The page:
2. The device of claim 1 wherein said positioning guide means includes indicia thereon such that at least a portion of the indicia is a mirror image of other indicia thereon wherein some indicia is used to position said at least one of the chiral blades of the dental instrument, and other indicia is used to position a second chiral blade of the dental instrument.
3. The device of claim 2 wherein said dental instrument holding means includes a first instrument arm for moving the at least one chiral blade between said positioning guide means and said sharpening stone and a second instrument arm for moving a second chiral blade of the dental instrument between said positioning guide means and said sharpening stone.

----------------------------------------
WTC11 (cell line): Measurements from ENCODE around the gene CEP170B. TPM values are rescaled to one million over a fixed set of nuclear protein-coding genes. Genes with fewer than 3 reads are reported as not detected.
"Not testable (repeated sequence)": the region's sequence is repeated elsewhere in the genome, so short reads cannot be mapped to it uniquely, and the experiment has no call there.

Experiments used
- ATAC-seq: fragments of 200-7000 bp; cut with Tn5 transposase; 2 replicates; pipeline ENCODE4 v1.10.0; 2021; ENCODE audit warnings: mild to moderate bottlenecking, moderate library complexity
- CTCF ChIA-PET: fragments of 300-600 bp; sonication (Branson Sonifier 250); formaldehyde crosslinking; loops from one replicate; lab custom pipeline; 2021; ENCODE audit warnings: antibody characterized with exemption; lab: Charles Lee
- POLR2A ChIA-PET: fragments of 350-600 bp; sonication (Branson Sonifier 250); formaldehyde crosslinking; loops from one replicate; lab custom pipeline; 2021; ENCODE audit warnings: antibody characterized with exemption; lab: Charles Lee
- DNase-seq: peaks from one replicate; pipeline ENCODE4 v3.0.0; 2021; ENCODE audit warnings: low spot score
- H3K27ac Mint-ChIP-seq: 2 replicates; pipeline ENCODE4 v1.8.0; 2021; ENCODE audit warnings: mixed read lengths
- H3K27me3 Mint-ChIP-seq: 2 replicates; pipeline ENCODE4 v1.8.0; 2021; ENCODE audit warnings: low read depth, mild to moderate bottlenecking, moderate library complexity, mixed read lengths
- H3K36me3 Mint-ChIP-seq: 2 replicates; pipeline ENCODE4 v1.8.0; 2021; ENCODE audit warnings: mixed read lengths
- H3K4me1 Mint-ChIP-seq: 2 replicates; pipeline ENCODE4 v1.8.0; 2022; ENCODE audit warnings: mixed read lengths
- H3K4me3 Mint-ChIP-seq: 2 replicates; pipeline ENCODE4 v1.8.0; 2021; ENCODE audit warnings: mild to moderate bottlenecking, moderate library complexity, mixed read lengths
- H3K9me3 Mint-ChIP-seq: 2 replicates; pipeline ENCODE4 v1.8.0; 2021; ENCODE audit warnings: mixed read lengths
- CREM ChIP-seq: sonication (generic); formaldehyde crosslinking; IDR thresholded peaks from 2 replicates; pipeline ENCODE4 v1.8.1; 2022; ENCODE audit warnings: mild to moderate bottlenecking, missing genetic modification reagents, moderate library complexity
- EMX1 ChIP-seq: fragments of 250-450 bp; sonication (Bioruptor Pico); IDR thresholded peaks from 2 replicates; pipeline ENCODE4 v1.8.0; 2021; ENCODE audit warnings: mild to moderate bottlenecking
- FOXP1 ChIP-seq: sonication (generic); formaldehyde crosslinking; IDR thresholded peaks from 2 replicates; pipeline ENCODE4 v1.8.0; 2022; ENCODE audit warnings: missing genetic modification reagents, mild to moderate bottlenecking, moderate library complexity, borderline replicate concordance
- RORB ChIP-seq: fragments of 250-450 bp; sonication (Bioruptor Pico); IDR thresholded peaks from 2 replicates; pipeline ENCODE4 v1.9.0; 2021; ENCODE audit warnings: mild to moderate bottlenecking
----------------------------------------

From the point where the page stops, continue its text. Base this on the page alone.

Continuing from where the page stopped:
4. The device of claim 1 wherein said dental instrument holding means is comprised of at least one instrument arm horizontally pivotal and having clamping means at an end thereof for releasably holding said dental instrument in said predetermined position, said clamping means being movable for permitting vertical movement of said dental instrument to facilitate contact of said at least one chiral blade with said indicia and subsequently with said grinding stone.
5. A sharpening device for accurately sharpening chiral blades of a dental instrument, the device comprising:
an instrument arm for holding the dental instrument and for facilitating movement of at least one of the chiral blades of said dental instrument to a rotatable sharpening stone; and
positioning means, coupled to said instrument arm, for positioning at least one of the chiral blades of the dental instrument in a desired predetermined position, said positioning means including means for matingly engaging with a handle of the dental instrument.
6. The device of claim 5 wherein said means for matingly engaging with the handle includes indexing means adapted to matingly engage with the handle in a male/female relationship.